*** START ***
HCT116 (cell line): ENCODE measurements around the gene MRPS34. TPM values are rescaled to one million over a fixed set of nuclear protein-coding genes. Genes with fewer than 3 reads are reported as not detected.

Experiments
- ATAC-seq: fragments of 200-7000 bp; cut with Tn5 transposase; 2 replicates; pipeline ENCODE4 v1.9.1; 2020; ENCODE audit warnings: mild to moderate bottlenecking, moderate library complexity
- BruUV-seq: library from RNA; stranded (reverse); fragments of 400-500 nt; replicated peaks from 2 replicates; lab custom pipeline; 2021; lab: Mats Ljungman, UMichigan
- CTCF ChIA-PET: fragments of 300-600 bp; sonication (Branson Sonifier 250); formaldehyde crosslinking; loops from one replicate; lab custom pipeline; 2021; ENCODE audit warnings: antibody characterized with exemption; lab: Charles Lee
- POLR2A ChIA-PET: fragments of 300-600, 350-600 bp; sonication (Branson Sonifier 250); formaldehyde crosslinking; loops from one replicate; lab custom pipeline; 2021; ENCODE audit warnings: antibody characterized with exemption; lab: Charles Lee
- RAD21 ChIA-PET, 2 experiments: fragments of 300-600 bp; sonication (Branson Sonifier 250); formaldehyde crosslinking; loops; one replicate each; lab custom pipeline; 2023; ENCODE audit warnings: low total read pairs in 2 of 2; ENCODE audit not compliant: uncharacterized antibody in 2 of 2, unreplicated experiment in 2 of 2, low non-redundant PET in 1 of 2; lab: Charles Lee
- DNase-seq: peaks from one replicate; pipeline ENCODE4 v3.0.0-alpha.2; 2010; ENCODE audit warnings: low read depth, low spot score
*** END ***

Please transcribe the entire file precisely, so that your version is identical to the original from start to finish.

HCT116 (cell line): ENCODE measurements around the gene MRPS34. TPM values are rescaled to one million over a fixed set of nuclear protein-coding genes. Genes with fewer than 3 reads are reported as not detected.

Experiments
- ATAC-seq: fragments of 200-7000 bp; cut with Tn5 transposase; 2 replicates; pipeline ENCODE4 v1.9.1; 2020; ENCODE audit warnings: mild to moderate bottlenecking, moderate library complexity
- BruUV-seq: library from RNA; stranded (reverse); fragments of 400-500 nt; replicated peaks from 2 replicates; lab custom pipeline; 2021; lab: Mats Ljungman, UMichigan
- CTCF ChIA-PET: fragments of 300-600 bp; sonication (Branson Sonifier 250); formaldehyde crosslinking; loops from one replicate; lab custom pipeline; 2021; ENCODE audit warnings: antibody characterized with exemption; lab: Charles Lee
- POLR2A ChIA-PET: fragments of 300-600, 350-600 bp; sonication (Branson Sonifier 250); formaldehyde crosslinking; loops from one replicate; lab custom pipeline; 2021; ENCODE audit warnings: antibody characterized with exemption; lab: Charles Lee
- RAD21 ChIA-PET, 2 experiments: fragments of 300-600 bp; sonication (Branson Sonifier 250); formaldehyde crosslinking; loops; one replicate each; lab custom pipeline; 2023; ENCODE audit warnings: low total read pairs in 2 of 2; ENCODE audit not compliant: uncharacterized antibody in 2 of 2, unreplicated experiment in 2 of 2, low non-redundant PET in 1 of 2; lab: Charles Lee
- DNase-seq: peaks from one replicate; pipeline ENCODE4 v3.0.0-alpha.2; 2010; ENCODE audit warnings: low read depth, low spot score